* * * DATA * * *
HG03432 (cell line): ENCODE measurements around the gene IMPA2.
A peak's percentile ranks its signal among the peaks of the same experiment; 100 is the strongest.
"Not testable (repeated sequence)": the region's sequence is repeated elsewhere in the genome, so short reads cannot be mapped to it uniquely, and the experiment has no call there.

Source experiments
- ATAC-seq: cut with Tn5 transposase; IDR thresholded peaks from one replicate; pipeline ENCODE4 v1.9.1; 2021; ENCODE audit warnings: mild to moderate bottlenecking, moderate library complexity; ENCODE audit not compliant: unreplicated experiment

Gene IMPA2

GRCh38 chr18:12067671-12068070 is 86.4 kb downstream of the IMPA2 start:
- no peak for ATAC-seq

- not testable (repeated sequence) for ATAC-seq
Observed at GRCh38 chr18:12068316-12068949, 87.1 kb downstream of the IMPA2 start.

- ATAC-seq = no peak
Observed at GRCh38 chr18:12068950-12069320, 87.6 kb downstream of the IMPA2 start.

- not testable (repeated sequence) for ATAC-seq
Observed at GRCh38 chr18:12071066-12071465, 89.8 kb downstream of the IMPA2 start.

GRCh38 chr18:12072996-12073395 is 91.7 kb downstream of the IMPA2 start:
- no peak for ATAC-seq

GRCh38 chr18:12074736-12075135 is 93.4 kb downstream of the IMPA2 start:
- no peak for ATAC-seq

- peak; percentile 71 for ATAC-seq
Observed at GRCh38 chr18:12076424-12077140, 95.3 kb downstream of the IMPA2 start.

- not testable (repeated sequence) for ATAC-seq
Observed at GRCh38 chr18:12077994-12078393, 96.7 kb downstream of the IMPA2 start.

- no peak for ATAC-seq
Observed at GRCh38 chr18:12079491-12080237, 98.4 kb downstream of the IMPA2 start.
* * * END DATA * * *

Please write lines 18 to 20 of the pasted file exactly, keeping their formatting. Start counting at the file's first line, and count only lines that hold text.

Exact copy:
- no peak for ATAC-seq

- peak; percentile 71 for ATAC-seq
Observed at GRCh38 chr18:12076424-12077140, 95.3 kb downstream of the IMPA2 start.